Folate is another B vitamin of concern. Low folate along with inadequate levels of B6 and B12 may result in an elevated homocysteine level which increases the risks of cardiovascular disease. The fortification in grain products began in 1998 has increased the intake of this vitamin, however, when folate is consumed in excess, it can mask signs of a vitamin B12 deficiency and go untreated. Again, consuming any vitamin is unnecessary in excess and should be supervised by your primary care doctor or a trained dietitian.

 Vitamin D 

Vitamin D is necessary for adequate absorption of calcium which is also a concern in elderly people.  Intake is often low and synthesis  in the skin is reduced due to limited exposure of sunlight and because the capacity to synthesize vitamin D in the skin decreases with age. 


The iron needs in women decline sharply at menopause when blood loss has ceased.The iron needs of men do not change., Nonetheless, iron-deficiency anemia is common in the elderly often due to chronic blood loss from disease and medications and poor absorption due to low stomach acid and antacid use. 


The RDA for zinc has not changed in older adults, but low energy intakes as well as absorption, stress,  trauma, muscle wasting  and OTC medications can all contribute  to poor zinc status. The consequences can  contribute to malnutrition by reducing food intake, Reduction in immune function and wound healing increases the risk of infection, which can also impair  nutritional status.

Food Guidelines: The Blue Zones Way

Fast Food and Dementia ?

 Is Eating Fast Food a Dementia Risk? 

The health risks of eating ultraprocessed foods —including sausages and burgers as well as pizza and ice cream — are well documented. They have been shown to raise the risk of obesity, diabetes, and cancer among other chronic ailments. ( 

In a new study, researchers followed more than 10,000 Brazilians with an average age of 51 for more than 10 years. They found that people who consumed more than 20% of their daily calories from ultra processed foods had a 28% faster cognitive decline compared with those whose intake was less than 20%.  Unfortunately, that 20% is not a high threshold: just 400 calories out of the 2000 calorie diet. And most Americans are well over that, getting on average a whopping 58% of their calories from ultraprocessed foods.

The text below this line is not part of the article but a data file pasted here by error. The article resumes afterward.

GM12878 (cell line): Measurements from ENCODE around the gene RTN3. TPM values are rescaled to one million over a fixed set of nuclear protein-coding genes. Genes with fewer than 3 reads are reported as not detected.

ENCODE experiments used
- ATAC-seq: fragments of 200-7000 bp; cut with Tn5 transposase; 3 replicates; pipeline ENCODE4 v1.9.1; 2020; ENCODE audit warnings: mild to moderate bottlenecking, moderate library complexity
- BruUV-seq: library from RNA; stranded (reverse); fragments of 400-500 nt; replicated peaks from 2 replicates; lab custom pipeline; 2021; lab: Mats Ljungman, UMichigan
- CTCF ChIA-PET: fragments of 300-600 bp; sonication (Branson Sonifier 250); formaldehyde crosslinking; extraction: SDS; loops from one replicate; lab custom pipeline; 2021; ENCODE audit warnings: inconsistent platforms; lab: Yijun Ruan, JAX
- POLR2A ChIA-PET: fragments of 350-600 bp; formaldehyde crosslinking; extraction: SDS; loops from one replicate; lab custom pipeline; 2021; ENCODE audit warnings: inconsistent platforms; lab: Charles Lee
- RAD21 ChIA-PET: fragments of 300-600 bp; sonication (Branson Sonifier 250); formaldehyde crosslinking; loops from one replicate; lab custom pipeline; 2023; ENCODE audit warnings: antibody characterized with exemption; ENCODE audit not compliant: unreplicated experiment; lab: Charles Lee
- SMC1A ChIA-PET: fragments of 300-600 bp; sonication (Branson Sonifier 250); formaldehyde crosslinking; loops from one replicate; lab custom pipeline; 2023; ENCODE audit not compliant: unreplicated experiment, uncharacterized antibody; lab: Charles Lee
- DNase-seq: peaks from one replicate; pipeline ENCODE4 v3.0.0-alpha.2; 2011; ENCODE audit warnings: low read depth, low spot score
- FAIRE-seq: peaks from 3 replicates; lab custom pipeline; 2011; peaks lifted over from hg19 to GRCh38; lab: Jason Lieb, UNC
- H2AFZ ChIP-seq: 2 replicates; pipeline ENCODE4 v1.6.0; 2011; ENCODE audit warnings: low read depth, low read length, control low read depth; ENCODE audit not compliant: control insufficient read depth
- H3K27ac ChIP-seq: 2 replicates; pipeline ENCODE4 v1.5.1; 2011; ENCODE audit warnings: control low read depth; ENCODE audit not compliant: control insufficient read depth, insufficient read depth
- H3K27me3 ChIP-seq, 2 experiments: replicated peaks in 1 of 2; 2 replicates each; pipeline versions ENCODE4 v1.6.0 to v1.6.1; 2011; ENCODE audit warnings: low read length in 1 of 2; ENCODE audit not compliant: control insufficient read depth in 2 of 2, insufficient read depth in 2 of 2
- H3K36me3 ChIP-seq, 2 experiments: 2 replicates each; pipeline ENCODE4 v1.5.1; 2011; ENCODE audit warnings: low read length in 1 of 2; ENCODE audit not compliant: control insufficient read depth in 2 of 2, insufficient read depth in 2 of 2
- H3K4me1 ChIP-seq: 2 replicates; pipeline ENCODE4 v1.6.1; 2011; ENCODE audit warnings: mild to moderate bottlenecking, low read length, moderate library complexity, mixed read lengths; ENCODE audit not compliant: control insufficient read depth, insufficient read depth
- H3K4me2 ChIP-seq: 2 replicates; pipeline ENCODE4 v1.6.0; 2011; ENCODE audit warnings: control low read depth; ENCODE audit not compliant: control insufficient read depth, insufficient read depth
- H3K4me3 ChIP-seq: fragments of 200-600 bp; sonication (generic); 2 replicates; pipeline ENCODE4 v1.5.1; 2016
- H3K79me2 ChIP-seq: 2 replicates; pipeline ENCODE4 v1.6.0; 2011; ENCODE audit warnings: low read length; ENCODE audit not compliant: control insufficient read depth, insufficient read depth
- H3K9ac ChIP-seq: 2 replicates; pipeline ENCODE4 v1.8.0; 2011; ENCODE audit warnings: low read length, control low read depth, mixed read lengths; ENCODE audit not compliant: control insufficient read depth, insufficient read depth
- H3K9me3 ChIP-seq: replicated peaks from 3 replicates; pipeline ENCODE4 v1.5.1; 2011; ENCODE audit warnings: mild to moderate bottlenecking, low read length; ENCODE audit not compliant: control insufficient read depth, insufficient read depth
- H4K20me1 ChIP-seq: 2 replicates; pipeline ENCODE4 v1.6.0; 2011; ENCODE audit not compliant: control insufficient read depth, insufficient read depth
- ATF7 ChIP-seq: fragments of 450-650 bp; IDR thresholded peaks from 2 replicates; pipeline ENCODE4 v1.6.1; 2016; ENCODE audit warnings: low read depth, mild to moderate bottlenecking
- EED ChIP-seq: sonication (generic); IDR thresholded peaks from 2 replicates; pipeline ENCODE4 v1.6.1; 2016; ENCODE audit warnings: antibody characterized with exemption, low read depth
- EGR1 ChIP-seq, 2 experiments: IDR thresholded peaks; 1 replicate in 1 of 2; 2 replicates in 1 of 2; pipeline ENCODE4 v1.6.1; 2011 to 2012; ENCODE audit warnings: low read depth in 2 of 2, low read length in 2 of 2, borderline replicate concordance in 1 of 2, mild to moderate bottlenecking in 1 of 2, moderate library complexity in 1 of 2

“The sample size is substantial and the followup extensive,” says Dr. David Katz, a nutrition specialist who was not involved in the study. While short of proof, this is robust enough that we should conclude ultraprocessed foods are probably bad for our brains,” 

Source: The Week. December 23, 2022, Volume 22, Issue 110.

Is Processed Food “Junk Food?”

Plant based diets are increasingly becoming the new trend in nutrition these days.  Plant based diets are also currently thought of as being environmentally friendly with increased attention paid to animal welfare, lower levels of greenhouse gases, land degradation and less water use that are also thought as having a myriad of health benefits. However, some foods are what many people call “junk” foods or ultra—processed foods and not considered “products of nature”.

“All foods according to some standards or sold in supermarkets would be classified as “processed.” The USDA defines a processed food as one that has undergone any changes to its natural state, e.g. cutting or washing. The NOVA classification assigns a group to food products based on how much processing they have been through: Group 1 – Unprocessed or minimally processed foods Group 2 – Processed culinary ingredients Group 3 – Processed foods Group 4 might include ultra-processed foods.” The Institute of Food Technologists includes additional processing terms like storing, filtering, fermenting, extracting, concentrating, microwaving, and packaging.”

“Ultra- processed foods,” contain minimal whole foods, are high in calories, added sugar, salt and fats. They offer little nutritional value” and have been processed with a list of additives that are difficult to pronounce and would not be recognized as food by our ancestors. The NOVA classification often used to determine the extent of industrial processes as mentioned above may include the following:

  • Commercially produced breads, pastries, cakes, and cookies
  • Carbonated beverages
  • Sugar-sweetened beverages
  • Pre-packaged snacks 
  • Flavored dairy drinks
  • Breakfast cereals
  • Energy bars
  • Instant soups , noodles, and desserts
  • Convenience foods

A study in 2019 followed 105,159 adults for 5 years. They reported that even a 10% increase in the consumption of ultra–processed foods was associated with a negative health outcome like higher risks of heart disease, stroke, type 2 diabetes and some cancers. (Associations do not reflect causes). The associations found showed that some vegans and vegetarians often have lower levels of iron, vitamin B 12, calcium, vitamin D and omega-3 fats.

Plant-based diets still may have a health advantage. This can occur if the diet in question also provides the needed nutrients for nutritional health such as adequate fruits and vegetables, non- starchy vegetables, eggs, plant protein, seafood and whole grains (fiber) on a regular basis. However, on the other hand, the bottom line is that a bag of potato chips although plant based, provides few nutrients and should be limited on a healthier plant based diet.

Helpful Hints:

  • Be sure to read nutrition labels to become aware of the calories, added sugars, salt saturated fats, trans fats and other essential nutrients in one serving.
  • Monitor fiber and carbohydrate portions. Be sure to check the fiber content of many cereal products.
  • Focus on proteins, meat substitutions -peas, beans, nuts, seeds, tofu, tempeh, eggs, milk, cheese, yogurt, and seafood. 
  • If possible, anyone beginning a new eating pattern should consult a dietitian or physician with nutrition knowledge.
  • Limit your intake of processed foods in general, especially ultra-processed.

As Michael Pollan says in his book, In Defense of Food. “Because most of what we’re consuming today is not food, and how we’re consuming it…in the car, in front of the TV — is not really eating. Instead of food, we’re consuming “edible foodlike substances” – no longer the products of nature but of food science.”

Source: Medical News Today.